As such, the means of strategic aggression and internal oppression should be included in the list of instruments of power that the United States should be prepared to hold at risk.
To convince foes that attacking the U.S. or U.S. allies with chemical, biological, or nuclear weapons would result in an outcome far worse than their current situation, the U.S. must possess a credible ability to target the enemy’s political and military assets in a strategic attack. Such a targeting policy is called “counterforce.” Strategic planners should develop a list that includes targets for implementing a counterforce strategy.
While establishing target sets for each of America’s current and future foes based on a counterforce policy, it is vital the U.S. maintain moral clarity and certitude about which items the U.S. will never purposely target. Under no circumstances would purposely targeting civilian populations and economic centers further American interests. Targeting civilians and economic centers—“countervalue” in nuclear deterrence parlance—contradicts the ideals that motivate and characterize the United States of America. Moreover, U.S. foes tend not to value the lives of their populations the way that the U.S. does. Therefore, targeting their civilians would not serve as a means of effective deterrence. In addition, if the U.S. claimed to target civilian populations, few states would believe that the U.S. would employ nuclear weapons against such targets because of the nature of the American people. Therefore, such deterrence posture would not be credible.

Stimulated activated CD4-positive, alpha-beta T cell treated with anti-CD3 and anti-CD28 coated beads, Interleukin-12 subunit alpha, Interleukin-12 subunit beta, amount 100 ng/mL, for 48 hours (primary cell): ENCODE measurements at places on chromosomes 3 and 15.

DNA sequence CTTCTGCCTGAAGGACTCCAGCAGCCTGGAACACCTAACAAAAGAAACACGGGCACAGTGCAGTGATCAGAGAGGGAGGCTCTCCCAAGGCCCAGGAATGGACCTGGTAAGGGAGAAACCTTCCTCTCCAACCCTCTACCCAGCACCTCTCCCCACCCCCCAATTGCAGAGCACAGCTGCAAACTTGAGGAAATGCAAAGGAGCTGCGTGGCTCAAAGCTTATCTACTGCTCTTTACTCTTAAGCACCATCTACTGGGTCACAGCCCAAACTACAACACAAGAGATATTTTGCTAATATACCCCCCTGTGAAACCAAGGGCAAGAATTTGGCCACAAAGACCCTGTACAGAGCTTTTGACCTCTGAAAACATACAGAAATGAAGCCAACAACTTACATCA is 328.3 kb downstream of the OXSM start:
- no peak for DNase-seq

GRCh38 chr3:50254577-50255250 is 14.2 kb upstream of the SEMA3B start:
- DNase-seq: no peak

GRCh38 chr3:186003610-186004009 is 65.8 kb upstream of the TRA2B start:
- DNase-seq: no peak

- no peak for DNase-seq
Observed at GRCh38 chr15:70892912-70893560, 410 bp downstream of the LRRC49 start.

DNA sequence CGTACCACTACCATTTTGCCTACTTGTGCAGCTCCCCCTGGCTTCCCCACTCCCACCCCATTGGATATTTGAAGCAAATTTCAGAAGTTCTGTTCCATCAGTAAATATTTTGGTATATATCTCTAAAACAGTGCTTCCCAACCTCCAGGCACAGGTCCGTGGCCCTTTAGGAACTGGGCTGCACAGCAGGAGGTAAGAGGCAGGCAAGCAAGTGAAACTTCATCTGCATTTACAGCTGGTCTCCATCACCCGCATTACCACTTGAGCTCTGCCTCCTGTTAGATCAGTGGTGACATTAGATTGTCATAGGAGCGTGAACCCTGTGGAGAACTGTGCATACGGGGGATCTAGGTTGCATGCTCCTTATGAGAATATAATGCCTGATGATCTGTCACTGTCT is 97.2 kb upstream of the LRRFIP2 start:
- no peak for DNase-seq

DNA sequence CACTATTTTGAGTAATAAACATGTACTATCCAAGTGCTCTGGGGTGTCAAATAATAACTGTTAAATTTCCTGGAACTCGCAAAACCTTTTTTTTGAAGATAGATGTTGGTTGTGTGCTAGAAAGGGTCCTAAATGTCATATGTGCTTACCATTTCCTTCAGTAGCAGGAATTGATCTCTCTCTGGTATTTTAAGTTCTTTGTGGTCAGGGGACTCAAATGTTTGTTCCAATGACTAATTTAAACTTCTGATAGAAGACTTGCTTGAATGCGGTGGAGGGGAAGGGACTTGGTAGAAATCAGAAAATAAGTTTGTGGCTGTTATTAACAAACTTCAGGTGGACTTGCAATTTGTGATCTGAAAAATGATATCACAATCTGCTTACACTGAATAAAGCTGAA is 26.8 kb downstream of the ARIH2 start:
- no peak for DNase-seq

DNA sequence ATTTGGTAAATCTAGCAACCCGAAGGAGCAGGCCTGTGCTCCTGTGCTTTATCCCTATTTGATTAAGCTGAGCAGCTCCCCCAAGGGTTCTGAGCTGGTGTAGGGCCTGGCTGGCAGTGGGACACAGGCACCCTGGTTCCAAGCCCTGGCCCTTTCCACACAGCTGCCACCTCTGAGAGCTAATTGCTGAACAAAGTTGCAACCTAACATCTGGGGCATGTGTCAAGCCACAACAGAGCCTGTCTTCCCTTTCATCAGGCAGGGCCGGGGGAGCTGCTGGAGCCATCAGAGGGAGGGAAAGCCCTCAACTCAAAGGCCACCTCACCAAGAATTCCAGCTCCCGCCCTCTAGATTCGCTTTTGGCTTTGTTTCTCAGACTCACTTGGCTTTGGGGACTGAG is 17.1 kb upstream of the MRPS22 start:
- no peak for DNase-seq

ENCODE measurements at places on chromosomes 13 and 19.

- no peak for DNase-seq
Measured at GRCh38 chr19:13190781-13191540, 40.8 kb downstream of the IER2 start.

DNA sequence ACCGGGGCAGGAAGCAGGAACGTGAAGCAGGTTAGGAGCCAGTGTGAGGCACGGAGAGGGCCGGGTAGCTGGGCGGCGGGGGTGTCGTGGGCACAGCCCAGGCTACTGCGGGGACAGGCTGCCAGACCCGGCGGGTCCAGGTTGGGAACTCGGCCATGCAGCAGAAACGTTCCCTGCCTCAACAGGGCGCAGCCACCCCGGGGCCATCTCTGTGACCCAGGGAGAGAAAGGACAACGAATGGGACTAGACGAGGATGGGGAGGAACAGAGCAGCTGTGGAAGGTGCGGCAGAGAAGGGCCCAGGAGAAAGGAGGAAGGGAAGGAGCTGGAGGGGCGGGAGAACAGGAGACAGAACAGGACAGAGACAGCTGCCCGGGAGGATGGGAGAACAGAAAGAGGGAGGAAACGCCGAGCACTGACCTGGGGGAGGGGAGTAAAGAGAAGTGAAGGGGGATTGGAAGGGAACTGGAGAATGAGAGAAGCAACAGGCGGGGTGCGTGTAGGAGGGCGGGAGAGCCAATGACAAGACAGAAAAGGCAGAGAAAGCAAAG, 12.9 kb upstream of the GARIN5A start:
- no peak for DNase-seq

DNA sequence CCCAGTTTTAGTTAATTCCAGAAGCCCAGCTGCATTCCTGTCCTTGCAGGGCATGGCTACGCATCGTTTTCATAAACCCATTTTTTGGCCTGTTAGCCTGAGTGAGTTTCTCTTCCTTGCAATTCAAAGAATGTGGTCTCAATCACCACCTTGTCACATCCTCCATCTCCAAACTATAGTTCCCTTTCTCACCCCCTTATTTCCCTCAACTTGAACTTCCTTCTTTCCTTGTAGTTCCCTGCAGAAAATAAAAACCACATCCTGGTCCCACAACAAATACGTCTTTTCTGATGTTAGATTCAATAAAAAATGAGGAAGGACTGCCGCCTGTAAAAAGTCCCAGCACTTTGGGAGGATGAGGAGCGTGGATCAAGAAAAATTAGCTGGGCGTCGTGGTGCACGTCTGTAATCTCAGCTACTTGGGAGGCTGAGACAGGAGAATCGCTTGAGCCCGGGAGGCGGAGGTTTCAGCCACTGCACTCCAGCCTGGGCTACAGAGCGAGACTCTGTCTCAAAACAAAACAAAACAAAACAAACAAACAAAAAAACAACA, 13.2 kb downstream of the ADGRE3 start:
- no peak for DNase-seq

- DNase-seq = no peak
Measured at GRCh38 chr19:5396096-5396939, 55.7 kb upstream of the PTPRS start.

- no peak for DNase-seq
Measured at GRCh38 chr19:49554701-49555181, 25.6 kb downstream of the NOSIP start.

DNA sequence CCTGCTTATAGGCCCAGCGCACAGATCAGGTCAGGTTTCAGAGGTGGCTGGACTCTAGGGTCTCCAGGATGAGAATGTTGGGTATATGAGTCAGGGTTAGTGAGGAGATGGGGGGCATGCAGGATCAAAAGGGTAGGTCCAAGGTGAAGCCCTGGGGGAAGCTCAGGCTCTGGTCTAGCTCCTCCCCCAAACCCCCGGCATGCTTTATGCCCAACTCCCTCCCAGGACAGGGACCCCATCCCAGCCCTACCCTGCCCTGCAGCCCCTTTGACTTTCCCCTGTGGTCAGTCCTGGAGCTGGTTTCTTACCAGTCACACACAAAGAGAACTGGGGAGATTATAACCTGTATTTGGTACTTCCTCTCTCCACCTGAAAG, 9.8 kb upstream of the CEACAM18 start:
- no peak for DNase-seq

During the early 1960s, deterrence was discussed in countervalue terms. For example, Jerome Wiesner, science adviser to President John F. Kennedy and President Lyndon B. Johnson, testified before Congress that the U.S. could establish deterrence based on a threat to destroy six of the 10 largest Soviet cities. However, by the mid-1980s, U.S. officials began to publicly explain that the U.S. did not target civilian populations and instead targeted Soviet military assets, including nuclear forces. Nonetheless, the U.S. made clear in public statements that it maintained a limited force, which would allow the Soviets a retaliatory response in the event the U.S. attacked the Soviet Union with nuclear weapons. This created an imaginary mechanistic “strategic balance” or “balance of terror,” which was thought to deter either country from attacking the other. Illustrating this principle, Secretary of State Henry Kissinger praised the 1972 Anti-Ballistic Missile (ABM) Treaty, which codified that neither the U.S. nor the Soviet Union would build effective defenses, noting that it gives Soviet missiles “a free ride” to their U.S. targets.[16 ]